I had a revealing personal experience in 2012 when I helped Miso—a Google-backed venture conceived as a social media site for videos—build an application called Quips. This app would allow people to use their phones to take still images from TV shows and movies and create memes from them by adding the chunky white text we’ve come to associate with such artifacts.
Long story short: we didn’t build moderation (a common internet euphemism for censorship) into the first version of the platform. Rather, we gave people unfettered access to tools they could use to create potentially viral content. What could possibly go wrong? Within weeks, Quips had degenerated into the most profoundly hateful cesspool I’ve yet to see on the internet—and I even (sometimes) read YouTube video comments! Who knew Miso was actually short for misogyny—and racism, homophobia, xenophobia and a million other kinds of hate speech?
It was easy for us to sunset Quips and bury the steaming pile of dreck that Quippers created. It’s not so simple for Facebook.
They certainly can’t delete everything without destroying the data vital to their business model. Meanwhile trying to censor posts is an endless game of algorithmic Whack-a-Mole certain to offend the sensibilities of moles on the far-right, the far-left and every mole in between, including my friend Tim (who doesn’t actually believe that trees cause global warming; it was just a joke).
So distribution without moderation/censorship leads to a cesspool. We technologists all knew this already, but it hasn’t stopped a host of really smart people from trying to build a better moderation/censorship mousetrap. Ultimately they will fail because of (what I can only hope is merely a few) creative individuals with a lot of free time producing a seemingly-limitless supply of garbage. Or art. Or jokes! Sarcasm, something nearly impossible to detect on the web, can often be mistaken for hate speech, especially when the whole point of the sarcasm was to raise awareness of the hate speech in the first place.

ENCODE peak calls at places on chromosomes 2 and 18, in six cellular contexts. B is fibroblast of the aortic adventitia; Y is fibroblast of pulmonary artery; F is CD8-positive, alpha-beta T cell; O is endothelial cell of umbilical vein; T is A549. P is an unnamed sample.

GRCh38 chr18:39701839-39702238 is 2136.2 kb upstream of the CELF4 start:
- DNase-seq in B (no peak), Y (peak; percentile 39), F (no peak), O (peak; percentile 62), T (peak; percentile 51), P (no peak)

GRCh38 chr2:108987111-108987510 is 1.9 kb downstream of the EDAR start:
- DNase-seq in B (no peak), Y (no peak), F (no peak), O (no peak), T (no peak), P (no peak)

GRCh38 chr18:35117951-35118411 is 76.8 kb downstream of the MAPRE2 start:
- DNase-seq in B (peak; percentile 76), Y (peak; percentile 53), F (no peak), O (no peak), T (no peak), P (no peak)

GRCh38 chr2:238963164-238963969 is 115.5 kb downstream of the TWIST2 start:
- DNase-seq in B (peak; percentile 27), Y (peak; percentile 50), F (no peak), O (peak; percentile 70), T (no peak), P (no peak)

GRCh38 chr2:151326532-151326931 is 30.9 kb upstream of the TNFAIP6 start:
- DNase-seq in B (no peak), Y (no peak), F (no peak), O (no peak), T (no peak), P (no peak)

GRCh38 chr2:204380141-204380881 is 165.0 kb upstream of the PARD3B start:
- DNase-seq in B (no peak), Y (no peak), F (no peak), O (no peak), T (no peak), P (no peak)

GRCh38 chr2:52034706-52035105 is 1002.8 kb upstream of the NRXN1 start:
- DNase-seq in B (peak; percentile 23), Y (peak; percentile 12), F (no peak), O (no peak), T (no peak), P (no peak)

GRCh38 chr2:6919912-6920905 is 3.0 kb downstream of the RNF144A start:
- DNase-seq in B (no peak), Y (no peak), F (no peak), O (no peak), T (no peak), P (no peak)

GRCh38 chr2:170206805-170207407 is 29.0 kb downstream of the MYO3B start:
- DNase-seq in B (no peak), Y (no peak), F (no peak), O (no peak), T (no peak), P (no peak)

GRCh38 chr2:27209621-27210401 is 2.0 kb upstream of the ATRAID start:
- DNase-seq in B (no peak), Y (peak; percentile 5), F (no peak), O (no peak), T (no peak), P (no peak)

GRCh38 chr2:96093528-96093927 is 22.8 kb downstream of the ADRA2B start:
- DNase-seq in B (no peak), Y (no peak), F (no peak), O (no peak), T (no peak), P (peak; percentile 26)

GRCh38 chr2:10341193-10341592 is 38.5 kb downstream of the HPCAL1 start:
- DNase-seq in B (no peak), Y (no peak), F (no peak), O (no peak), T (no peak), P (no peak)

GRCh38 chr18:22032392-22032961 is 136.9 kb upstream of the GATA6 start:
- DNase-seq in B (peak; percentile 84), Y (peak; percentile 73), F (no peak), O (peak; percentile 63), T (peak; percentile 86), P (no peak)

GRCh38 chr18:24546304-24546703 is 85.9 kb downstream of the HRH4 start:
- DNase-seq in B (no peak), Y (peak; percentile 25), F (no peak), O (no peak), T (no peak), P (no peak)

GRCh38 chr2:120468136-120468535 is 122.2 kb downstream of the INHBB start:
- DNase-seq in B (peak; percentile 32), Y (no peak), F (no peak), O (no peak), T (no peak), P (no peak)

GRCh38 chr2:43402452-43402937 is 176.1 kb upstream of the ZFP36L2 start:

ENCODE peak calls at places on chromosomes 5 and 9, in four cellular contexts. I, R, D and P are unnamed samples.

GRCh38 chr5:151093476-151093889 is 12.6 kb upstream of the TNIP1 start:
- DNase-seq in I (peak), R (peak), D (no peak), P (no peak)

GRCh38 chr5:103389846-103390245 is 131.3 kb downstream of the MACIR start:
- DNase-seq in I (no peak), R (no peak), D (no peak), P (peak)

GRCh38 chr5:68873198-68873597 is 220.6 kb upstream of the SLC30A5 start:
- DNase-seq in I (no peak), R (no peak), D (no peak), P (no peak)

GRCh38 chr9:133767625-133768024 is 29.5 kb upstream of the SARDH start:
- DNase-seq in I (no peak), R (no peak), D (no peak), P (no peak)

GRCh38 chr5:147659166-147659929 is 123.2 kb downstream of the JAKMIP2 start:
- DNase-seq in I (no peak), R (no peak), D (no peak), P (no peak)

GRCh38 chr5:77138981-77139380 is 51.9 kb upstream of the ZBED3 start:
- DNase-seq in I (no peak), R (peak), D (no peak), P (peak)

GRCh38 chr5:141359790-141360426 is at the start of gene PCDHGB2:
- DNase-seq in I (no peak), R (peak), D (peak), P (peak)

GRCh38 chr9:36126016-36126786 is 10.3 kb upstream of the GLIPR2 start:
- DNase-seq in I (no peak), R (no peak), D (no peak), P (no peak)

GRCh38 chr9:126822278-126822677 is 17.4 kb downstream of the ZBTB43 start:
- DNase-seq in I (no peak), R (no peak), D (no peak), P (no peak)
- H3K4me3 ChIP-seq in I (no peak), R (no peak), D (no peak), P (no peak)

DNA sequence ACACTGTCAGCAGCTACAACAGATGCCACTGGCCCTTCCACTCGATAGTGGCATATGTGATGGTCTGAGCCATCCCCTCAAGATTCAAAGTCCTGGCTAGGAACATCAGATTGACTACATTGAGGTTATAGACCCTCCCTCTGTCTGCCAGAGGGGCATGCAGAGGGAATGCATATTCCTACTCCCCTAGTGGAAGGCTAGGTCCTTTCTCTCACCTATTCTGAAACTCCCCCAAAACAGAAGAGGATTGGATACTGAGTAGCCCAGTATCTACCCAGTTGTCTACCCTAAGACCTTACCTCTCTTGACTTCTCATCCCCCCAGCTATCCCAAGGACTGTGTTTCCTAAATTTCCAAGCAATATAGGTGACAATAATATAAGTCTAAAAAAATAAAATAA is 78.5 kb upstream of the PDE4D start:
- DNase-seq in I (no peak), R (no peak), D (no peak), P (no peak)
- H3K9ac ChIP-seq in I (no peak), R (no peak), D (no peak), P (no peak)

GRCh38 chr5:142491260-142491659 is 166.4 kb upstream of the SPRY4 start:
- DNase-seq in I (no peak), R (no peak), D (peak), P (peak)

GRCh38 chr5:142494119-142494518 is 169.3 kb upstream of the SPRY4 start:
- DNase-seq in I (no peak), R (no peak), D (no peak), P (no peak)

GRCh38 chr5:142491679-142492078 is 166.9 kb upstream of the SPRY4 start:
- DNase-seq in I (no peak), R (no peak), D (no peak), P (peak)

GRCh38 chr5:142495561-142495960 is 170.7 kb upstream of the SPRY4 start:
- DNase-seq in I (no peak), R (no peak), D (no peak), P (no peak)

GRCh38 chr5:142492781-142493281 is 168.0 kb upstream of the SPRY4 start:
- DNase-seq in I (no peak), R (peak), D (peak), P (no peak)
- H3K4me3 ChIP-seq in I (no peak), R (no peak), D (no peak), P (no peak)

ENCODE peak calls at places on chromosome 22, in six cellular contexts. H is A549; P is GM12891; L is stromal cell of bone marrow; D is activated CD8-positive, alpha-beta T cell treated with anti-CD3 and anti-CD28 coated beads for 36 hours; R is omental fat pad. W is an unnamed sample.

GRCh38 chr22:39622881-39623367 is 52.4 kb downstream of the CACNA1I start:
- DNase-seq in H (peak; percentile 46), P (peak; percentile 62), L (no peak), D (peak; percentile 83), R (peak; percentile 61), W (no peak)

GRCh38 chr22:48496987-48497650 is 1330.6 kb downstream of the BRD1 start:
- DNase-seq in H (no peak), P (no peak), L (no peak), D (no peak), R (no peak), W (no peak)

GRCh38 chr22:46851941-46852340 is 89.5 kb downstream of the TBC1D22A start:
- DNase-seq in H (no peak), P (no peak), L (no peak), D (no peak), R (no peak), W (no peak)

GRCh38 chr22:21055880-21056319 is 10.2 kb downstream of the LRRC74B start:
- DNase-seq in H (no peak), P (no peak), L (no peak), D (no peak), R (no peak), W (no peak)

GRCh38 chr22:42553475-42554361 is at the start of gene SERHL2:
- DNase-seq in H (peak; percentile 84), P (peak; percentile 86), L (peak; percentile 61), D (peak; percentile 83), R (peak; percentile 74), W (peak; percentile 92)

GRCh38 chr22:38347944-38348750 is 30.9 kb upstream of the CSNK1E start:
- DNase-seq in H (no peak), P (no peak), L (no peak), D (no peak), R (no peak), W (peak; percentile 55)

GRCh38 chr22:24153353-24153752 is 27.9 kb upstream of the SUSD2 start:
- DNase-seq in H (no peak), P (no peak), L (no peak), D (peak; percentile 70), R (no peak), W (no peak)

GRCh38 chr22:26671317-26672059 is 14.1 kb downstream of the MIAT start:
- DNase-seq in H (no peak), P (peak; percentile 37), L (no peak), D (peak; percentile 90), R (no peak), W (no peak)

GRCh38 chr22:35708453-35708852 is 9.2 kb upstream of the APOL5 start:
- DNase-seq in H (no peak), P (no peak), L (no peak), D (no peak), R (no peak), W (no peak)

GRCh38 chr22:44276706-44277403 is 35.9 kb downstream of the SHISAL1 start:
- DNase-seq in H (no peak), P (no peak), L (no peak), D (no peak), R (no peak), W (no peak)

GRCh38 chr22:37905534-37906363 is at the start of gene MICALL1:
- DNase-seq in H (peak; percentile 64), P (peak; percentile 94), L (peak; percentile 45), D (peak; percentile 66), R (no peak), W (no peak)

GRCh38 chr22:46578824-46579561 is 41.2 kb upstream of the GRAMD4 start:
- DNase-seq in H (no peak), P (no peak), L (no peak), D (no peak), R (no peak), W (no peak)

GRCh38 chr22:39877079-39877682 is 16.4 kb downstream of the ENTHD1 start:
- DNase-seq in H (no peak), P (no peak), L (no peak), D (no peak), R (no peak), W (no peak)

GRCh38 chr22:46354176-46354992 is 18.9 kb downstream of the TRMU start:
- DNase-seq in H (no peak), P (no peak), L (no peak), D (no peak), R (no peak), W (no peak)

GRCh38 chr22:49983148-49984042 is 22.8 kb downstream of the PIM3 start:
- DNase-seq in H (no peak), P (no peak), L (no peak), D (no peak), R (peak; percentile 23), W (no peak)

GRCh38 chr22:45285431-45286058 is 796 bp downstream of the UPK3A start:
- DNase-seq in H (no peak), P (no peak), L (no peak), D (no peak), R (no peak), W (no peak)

When faced with an intractable issue like “stamping out misinformation on the internet,” it helps to reframe the problem by looking at the actual root cause. The cause is not fake news per se, nor ad networks, nor Facebook, Cambridge Analytica nor even UGC. Rather, the naive ideology of the internet coupled with the worst traits in humanity formed ideal grounds for a Tragedy of the Commons: If you create something open and free, some people will eventually find a way to exploit it for their own benefit and thereby ruin it for everyone else.
Emerging from the Cesspool
Even though it’s likely a very small segment of “bad actors” who are ruining the internet for everyone, I’m proposing a radical shift: let’s leave the internet for what it is (a cesspool) and build a better one. What if we could start over with the same lofty goals—connecting the world by sharing information—but this time build an internet with failsafes that would prevent us from creating yet another cesspool of misinformation and hate speech?